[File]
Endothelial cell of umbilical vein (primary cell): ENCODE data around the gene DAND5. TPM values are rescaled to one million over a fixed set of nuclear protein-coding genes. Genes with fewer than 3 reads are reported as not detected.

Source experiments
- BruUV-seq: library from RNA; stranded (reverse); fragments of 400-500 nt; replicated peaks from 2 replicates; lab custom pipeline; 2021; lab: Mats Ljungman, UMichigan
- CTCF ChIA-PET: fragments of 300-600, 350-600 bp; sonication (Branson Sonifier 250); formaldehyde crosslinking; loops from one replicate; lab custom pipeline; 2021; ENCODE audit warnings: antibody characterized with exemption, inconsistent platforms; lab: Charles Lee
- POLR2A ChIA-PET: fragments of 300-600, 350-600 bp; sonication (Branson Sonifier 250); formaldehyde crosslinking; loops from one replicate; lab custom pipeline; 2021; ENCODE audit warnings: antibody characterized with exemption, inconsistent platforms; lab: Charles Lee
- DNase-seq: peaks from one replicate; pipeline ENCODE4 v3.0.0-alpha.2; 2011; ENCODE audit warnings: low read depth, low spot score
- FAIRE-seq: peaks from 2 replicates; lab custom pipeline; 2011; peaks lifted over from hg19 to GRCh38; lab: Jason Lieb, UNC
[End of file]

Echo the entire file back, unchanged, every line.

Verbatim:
Endothelial cell of umbilical vein (primary cell): ENCODE data around the gene DAND5. TPM values are rescaled to one million over a fixed set of nuclear protein-coding genes. Genes with fewer than 3 reads are reported as not detected.

Source experiments
- BruUV-seq: library from RNA; stranded (reverse); fragments of 400-500 nt; replicated peaks from 2 replicates; lab custom pipeline; 2021; lab: Mats Ljungman, UMichigan
- CTCF ChIA-PET: fragments of 300-600, 350-600 bp; sonication (Branson Sonifier 250); formaldehyde crosslinking; loops from one replicate; lab custom pipeline; 2021; ENCODE audit warnings: antibody characterized with exemption, inconsistent platforms; lab: Charles Lee
- POLR2A ChIA-PET: fragments of 300-600, 350-600 bp; sonication (Branson Sonifier 250); formaldehyde crosslinking; loops from one replicate; lab custom pipeline; 2021; ENCODE audit warnings: antibody characterized with exemption, inconsistent platforms; lab: Charles Lee
- DNase-seq: peaks from one replicate; pipeline ENCODE4 v3.0.0-alpha.2; 2011; ENCODE audit warnings: low read depth, low spot score
- FAIRE-seq: peaks from 2 replicates; lab custom pipeline; 2011; peaks lifted over from hg19 to GRCh38; lab: Jason Lieb, UNC